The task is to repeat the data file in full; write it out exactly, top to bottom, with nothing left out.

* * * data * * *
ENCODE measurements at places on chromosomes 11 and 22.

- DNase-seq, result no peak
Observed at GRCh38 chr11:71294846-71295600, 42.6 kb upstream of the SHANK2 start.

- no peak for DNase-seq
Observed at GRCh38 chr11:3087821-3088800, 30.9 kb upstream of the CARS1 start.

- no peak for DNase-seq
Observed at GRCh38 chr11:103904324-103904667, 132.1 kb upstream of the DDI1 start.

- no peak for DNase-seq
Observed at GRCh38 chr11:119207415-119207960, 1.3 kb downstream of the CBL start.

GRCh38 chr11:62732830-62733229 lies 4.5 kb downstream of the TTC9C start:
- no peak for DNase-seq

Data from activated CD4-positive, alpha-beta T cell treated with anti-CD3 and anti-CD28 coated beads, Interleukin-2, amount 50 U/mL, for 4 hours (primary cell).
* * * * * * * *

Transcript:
ENCODE measurements at places on chromosomes 11 and 22.

- DNase-seq, result no peak
Observed at GRCh38 chr11:71294846-71295600, 42.6 kb upstream of the SHANK2 start.

- no peak for DNase-seq
Observed at GRCh38 chr11:3087821-3088800, 30.9 kb upstream of the CARS1 start.

- no peak for DNase-seq
Observed at GRCh38 chr11:103904324-103904667, 132.1 kb upstream of the DDI1 start.

- no peak for DNase-seq
Observed at GRCh38 chr11:119207415-119207960, 1.3 kb downstream of the CBL start.

GRCh38 chr11:62732830-62733229 lies 4.5 kb downstream of the TTC9C start:
- no peak for DNase-seq

Data from activated CD4-positive, alpha-beta T cell treated with anti-CD3 and anti-CD28 coated beads, Interleukin-2, amount 50 U/mL, for 4 hours (primary cell).